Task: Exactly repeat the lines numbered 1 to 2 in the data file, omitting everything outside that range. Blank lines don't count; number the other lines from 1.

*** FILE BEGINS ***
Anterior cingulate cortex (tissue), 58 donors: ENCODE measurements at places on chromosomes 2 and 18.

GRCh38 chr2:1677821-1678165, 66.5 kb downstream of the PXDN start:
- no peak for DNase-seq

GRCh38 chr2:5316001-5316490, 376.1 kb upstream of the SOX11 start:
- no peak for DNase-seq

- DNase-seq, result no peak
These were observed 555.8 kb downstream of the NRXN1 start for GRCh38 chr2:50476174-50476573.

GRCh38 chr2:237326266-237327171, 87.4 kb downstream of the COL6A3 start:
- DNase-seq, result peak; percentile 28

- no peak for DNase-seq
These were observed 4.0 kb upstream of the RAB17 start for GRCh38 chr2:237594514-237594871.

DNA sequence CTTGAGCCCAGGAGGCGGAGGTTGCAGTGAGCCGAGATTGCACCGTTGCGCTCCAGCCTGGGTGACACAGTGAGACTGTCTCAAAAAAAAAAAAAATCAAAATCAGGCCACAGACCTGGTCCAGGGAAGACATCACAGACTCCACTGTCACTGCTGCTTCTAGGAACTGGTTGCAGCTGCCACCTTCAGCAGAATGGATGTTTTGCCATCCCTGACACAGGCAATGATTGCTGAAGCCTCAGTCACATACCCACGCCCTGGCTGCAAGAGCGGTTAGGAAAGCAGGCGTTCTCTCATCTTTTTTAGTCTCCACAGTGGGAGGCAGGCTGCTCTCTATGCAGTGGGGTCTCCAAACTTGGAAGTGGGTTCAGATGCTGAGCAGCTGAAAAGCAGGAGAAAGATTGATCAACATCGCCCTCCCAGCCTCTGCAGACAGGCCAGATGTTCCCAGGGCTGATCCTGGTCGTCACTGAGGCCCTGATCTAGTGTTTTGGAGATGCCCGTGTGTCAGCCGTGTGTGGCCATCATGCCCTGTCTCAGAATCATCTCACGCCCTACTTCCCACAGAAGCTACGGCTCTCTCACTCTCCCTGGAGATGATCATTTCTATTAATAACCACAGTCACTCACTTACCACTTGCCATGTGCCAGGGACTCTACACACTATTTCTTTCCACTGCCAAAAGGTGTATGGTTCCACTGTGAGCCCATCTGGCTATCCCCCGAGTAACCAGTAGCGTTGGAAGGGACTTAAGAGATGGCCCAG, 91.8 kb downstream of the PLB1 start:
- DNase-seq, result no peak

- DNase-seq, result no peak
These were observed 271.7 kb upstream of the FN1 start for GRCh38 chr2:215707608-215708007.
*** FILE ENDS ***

Anterior cingulate cortex (tissue), 58 donors: ENCODE measurements at places on chromosomes 2 and 18.

GRCh38 chr2:1677821-1678165, 66.5 kb downstream of the PXDN start: